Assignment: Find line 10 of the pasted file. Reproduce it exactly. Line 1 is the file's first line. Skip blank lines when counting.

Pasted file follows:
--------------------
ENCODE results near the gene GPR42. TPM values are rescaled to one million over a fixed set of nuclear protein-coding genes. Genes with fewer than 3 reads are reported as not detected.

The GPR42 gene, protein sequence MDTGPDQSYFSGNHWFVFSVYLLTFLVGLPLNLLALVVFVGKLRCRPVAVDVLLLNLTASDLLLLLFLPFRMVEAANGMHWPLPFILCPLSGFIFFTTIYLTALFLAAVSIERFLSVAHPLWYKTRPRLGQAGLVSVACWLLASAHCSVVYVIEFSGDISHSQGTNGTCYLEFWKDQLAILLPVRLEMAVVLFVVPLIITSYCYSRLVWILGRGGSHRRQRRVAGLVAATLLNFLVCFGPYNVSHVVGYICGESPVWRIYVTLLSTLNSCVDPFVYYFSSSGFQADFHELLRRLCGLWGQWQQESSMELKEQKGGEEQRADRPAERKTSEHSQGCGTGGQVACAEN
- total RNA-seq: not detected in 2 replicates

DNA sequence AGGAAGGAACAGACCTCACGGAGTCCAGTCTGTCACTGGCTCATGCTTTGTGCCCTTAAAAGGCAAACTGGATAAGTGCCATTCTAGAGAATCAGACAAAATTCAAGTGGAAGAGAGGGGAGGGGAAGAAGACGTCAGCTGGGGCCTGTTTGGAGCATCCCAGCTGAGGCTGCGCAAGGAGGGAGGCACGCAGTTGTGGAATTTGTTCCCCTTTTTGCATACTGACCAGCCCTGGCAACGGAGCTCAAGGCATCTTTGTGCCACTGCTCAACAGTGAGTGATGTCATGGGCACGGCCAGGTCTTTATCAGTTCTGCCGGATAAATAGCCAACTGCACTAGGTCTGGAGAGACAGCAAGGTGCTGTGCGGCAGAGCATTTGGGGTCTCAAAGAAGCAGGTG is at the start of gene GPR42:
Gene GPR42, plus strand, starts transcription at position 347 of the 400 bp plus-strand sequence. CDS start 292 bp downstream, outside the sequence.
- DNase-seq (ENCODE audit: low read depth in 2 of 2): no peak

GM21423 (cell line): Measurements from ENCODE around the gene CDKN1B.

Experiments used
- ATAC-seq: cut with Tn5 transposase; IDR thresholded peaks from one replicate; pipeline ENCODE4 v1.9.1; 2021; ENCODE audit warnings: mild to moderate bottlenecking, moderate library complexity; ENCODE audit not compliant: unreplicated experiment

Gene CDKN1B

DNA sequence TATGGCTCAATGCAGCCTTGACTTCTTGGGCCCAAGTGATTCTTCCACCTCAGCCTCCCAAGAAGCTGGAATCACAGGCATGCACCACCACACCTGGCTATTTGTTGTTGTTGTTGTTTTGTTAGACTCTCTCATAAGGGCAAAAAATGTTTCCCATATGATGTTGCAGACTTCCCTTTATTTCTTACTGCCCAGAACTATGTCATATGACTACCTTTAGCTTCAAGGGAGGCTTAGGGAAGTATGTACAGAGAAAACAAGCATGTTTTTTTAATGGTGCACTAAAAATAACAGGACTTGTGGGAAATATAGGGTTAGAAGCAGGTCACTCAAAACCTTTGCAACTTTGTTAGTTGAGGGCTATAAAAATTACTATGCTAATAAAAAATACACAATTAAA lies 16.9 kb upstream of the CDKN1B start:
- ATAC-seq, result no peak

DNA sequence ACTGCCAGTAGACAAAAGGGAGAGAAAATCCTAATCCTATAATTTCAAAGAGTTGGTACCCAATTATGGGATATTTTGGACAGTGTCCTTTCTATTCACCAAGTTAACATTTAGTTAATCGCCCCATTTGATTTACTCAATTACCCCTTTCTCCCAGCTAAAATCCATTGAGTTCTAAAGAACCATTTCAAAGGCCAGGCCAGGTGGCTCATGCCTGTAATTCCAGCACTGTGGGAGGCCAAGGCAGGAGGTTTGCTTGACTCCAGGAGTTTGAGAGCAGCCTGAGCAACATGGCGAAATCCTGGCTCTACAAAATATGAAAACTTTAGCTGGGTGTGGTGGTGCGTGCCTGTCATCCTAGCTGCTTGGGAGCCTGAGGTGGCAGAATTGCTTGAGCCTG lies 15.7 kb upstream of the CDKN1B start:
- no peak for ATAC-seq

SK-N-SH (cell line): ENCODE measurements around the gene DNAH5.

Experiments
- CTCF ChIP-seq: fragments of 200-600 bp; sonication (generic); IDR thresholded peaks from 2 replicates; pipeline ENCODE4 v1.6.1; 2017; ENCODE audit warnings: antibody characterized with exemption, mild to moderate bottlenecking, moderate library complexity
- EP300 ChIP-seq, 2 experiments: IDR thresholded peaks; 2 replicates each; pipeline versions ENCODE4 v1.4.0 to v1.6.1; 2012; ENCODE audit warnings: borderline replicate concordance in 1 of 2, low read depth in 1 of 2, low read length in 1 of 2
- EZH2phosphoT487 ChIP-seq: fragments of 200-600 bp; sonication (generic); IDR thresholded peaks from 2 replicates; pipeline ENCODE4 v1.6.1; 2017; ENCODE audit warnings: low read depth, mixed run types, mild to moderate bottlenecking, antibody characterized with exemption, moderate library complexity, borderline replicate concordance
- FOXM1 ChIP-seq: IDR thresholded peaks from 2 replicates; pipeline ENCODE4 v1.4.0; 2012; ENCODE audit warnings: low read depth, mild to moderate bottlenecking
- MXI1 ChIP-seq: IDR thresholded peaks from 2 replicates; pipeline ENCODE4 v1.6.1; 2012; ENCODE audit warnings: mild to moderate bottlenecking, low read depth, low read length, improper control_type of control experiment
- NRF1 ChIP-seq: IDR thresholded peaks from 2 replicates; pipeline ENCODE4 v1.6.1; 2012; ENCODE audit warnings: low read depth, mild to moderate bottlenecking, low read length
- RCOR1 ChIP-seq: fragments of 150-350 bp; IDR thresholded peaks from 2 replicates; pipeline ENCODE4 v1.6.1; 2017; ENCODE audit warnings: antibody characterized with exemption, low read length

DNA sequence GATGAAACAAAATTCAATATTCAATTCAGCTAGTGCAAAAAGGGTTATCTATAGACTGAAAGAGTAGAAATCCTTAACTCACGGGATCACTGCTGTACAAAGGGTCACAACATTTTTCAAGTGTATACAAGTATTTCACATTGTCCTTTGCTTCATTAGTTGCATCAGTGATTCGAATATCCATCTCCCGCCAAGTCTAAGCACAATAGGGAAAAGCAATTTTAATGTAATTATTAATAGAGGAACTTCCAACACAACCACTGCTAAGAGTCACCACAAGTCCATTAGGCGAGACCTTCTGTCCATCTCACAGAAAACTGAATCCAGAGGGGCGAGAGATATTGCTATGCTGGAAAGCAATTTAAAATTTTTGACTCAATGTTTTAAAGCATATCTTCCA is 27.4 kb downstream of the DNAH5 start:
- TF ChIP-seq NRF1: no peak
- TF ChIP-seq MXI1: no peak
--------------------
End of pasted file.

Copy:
Gene CDKN1B